Rethinking housing infrastructure

by David Cowans, Chief Executive of Places for People

Talk about housing and you have to talk about infrastructure. That may sound an obvious statement, but is it? Many objections to new housing schemes are often centred on the fear that the surrounding roads won't cope, schools will be over-subscribed and there simply won't be enough facilities to cater for additional residents. And in some cases, those fears are completely justified. To overcome this, we need infrastructure to go hand in hand with housing and that means moving it much further up the planning agenda.

Housing quality doesn't just impact quality of life, it affects economic growth as well. But high-quality housing isn't just about design and architecture, it's about creating neighbourhoods. New homes have to be supported by facilities that make people's lives easier and more fulfilling - in turn, helping to attract and retain people that will make communities, villages and towns prosper.

To achieve that, there needs to be change.

We need to recast planning policy so that infrastructure provision forms a key part of the permission. Any plans for new housing developments must include a range of services and facilities that will help that development thrive and make it attractive to existing communities. And those potential benefits need to be tabled, discussed and debated right at the start of the process.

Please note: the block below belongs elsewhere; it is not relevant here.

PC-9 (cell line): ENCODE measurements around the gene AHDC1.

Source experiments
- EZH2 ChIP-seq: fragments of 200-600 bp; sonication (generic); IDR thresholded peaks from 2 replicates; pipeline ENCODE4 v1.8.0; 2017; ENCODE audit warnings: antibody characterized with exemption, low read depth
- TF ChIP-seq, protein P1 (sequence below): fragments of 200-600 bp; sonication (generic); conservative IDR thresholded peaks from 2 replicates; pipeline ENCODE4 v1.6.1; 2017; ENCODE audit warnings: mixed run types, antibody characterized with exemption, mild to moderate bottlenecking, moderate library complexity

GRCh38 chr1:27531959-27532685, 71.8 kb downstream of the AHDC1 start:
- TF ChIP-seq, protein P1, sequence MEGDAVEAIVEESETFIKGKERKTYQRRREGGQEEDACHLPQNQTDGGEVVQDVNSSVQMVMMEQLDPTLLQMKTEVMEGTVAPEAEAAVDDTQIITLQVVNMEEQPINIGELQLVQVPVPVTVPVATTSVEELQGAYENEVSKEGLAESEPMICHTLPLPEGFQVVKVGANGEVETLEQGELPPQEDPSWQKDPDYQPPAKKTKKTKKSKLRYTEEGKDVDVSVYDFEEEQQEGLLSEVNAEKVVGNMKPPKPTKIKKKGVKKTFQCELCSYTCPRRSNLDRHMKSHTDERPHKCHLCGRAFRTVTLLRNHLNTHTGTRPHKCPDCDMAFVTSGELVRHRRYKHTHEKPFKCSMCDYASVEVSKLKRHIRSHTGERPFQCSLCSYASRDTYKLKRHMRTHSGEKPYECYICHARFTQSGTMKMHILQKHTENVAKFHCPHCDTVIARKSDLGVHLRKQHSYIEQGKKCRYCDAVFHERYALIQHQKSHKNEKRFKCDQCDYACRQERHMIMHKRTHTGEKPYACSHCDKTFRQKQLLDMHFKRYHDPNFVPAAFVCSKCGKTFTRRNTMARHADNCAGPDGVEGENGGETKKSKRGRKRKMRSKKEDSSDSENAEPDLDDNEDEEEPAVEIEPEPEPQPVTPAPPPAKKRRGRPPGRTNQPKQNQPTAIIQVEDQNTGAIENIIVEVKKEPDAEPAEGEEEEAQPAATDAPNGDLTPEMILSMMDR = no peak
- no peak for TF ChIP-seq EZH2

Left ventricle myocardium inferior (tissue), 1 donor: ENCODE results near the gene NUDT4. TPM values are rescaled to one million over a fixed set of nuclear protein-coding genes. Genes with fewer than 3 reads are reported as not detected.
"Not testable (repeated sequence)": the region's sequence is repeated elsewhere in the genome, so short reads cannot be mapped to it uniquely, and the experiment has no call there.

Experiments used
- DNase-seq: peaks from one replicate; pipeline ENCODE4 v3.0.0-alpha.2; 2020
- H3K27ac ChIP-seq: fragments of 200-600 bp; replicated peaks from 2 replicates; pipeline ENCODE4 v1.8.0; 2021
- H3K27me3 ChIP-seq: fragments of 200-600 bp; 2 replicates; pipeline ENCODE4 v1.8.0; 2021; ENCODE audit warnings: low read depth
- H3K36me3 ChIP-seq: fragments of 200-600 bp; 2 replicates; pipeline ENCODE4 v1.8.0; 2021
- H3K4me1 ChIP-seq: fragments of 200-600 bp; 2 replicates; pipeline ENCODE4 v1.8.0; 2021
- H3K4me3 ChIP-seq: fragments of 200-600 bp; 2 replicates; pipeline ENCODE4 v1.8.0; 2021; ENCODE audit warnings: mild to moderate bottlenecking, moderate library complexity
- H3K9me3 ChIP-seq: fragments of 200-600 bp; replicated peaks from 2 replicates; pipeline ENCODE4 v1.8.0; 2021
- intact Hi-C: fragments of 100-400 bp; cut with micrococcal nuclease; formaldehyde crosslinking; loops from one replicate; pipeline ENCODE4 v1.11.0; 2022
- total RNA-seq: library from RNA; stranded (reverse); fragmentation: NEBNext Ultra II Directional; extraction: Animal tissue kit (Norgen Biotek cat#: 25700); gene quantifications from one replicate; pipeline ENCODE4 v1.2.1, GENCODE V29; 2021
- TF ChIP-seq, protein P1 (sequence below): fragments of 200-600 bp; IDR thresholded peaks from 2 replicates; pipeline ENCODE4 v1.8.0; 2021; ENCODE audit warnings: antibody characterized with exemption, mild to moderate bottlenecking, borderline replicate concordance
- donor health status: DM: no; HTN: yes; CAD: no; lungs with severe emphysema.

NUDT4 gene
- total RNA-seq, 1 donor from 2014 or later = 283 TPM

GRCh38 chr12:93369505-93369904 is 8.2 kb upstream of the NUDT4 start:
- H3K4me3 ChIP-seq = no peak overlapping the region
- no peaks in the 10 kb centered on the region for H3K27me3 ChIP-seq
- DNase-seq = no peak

On top of that, any form of planning gain must be specific to a particular scheme. That way, local people can see what infrastructure is being proposed for their area from the start. This would offer a more targeted and effective incentive than just the possibility of new homes, as well as a transparent mechanism for delivering infrastructure and responding to residents' concerns.

And, if we can continue to strengthen the connection between housing and infrastructure, there is also an argument that large-scale housing schemes should be considered as 'nationally significant' in the same way as major developments in the transport, waste and water sectors are. Housing could then be added to the Nationally Significant Infrastructure Project process and determined by PINS rather than local authorities.

Of course infrastructure also needs significant investment. Limited investment has been a major blocker to financing new developments and settlements. But there are signs that this is starting to change with Legal and General being the first to announce a major £252m investment in helping to solve the UK's housing and infrastructure crisis. We are confident that this move will pave the way for other institutions to help contribute towards the national housing crisis.

Changes to our planning system won't happen overnight, but we will continue to strive for it. Marrying infrastructure with new housing, stimulating investment and giving more people a voice could result in major changes that will benefit existing communities as well as future generations.

23 April 2014